Another benefit of the smart parser is found when you specify a parameter to be of a specific datatype via the COERCE hash during object instantiation or the coerce method. For instance, the traditional parser requires you to encapsulate strings with quotation marks if they contain list or hash delimiters:

  Quote:  "\"It can't be that easy,\" he said."

Also note how you had to escape quotation marks if they were to be a literal part of the string. With this parameter set to be coerced to a scalar you can simply write:

  Quote:  "It can't be that easy," he said.

Similarly, you don't have to quote hash delimiters in parameters set to be coerced into lists. Quotation marks as part of an element value must be escaped, though, since unescaped quotation marks are assumed to encapsulate strings containing list delimiters you don't want to split on.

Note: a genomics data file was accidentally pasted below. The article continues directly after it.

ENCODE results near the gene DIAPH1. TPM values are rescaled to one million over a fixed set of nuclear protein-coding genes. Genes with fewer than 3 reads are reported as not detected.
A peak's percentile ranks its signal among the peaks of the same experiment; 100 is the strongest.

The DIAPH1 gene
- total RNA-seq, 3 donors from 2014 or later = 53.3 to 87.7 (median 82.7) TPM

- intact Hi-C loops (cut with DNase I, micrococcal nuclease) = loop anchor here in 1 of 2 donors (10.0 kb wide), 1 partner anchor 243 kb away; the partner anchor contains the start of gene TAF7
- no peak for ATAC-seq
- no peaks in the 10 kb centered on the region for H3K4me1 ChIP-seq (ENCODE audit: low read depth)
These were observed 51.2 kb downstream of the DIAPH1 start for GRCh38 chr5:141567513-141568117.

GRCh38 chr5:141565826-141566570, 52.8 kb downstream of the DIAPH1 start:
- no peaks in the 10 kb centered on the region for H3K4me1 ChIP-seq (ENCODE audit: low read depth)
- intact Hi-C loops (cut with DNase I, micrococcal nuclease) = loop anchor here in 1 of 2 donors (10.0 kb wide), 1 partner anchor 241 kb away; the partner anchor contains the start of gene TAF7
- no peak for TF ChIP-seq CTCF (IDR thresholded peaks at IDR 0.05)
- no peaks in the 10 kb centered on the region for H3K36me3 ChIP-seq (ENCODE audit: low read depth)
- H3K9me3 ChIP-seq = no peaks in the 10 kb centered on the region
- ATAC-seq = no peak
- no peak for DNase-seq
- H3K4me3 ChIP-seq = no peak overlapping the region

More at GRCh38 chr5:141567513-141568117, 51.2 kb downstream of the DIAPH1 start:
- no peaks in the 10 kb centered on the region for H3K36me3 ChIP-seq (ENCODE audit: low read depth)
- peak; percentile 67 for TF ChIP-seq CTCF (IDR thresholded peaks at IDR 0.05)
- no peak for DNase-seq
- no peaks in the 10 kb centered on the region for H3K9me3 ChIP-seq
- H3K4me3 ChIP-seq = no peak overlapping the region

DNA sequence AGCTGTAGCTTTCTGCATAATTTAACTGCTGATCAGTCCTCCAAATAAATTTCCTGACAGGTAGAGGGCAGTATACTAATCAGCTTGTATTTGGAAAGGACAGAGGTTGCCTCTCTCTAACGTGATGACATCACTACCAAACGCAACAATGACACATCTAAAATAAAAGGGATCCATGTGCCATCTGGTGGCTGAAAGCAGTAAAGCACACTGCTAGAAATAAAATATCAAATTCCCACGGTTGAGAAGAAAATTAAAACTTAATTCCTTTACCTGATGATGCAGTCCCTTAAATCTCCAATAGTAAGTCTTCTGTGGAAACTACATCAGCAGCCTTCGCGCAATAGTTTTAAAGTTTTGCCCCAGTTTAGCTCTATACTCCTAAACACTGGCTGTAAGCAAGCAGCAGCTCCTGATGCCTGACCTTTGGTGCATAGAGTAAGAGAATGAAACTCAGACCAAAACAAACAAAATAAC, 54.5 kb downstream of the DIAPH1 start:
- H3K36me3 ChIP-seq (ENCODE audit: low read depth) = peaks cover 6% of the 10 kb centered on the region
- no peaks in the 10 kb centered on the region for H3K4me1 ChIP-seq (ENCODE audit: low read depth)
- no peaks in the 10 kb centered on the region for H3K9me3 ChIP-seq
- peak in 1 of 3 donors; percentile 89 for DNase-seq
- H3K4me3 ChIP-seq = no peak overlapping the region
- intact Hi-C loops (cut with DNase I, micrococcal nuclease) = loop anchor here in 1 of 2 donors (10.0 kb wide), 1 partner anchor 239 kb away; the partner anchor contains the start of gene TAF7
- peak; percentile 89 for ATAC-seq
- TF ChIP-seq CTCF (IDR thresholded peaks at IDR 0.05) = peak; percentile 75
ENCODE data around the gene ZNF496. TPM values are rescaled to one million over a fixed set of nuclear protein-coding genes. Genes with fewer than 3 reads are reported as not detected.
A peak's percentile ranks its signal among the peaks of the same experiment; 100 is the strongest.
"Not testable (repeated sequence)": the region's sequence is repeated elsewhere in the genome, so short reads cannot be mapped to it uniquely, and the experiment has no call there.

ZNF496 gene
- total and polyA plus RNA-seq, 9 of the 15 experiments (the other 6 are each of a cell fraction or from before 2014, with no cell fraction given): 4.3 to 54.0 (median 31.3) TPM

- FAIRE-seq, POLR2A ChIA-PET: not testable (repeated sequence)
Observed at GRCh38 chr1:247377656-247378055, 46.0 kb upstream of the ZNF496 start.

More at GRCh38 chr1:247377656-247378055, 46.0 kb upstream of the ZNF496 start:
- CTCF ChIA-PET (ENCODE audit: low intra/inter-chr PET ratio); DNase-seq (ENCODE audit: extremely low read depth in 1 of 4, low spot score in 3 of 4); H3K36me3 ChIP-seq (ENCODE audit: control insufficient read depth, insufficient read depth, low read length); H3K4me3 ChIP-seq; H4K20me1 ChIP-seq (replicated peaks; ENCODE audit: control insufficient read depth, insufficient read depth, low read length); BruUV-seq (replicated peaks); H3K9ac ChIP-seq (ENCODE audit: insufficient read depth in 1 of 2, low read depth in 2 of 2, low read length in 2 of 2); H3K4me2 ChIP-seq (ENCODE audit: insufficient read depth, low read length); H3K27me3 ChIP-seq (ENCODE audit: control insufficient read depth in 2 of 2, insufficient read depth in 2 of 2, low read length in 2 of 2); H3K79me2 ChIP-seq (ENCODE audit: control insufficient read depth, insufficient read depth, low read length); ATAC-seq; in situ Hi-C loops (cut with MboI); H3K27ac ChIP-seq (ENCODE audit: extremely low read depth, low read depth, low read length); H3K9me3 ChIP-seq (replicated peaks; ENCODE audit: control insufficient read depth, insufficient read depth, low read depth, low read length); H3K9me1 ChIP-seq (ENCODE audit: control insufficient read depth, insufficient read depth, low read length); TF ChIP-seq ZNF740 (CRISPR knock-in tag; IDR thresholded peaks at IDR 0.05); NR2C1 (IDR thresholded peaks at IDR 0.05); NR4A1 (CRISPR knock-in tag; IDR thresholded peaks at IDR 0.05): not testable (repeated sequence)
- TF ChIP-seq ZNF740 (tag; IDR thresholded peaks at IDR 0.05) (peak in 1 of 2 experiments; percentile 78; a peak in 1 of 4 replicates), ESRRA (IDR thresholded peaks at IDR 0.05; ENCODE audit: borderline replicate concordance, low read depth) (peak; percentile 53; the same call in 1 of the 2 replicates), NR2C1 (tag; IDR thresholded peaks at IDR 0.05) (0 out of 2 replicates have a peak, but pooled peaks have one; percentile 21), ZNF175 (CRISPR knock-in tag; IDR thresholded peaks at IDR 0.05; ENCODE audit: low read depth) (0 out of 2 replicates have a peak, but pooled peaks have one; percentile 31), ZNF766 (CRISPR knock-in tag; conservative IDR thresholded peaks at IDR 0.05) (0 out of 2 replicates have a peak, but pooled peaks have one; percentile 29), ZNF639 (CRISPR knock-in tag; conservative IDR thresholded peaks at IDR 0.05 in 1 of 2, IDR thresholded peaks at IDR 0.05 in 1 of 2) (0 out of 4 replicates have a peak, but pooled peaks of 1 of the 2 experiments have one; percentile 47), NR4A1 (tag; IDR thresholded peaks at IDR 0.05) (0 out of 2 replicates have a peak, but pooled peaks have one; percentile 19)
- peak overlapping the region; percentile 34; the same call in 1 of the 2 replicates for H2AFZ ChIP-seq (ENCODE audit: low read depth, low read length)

Note: The previous versions of Parse::PlainConfig did not allow the user to set keys like:

  FOO: \

or save empty assignments like


This is no longer the case. Both are now valid and honoured.


WARNING: This parser will attempt to open what ever you pass to it for a filename as is. If this object is to be used in programs that run with permissions other than the calling user, make sure you sanitize any user-supplied filename strings before passing them to this object.

This also uses a blocking b<flock> call to open the file for reading and writing.


Through the use of Paranoid::Debug this module will produce internal diagnostic output to STDERR. It begins logging at log level 7. To enable debugging output please see the pod for Paranoid::Debug.



Arthur Corliss ([email protected])


This software is licensed under the same terms as Perl, itself. Please see for more information.

(c) 2002 - 2016, Arthur Corliss ([email protected])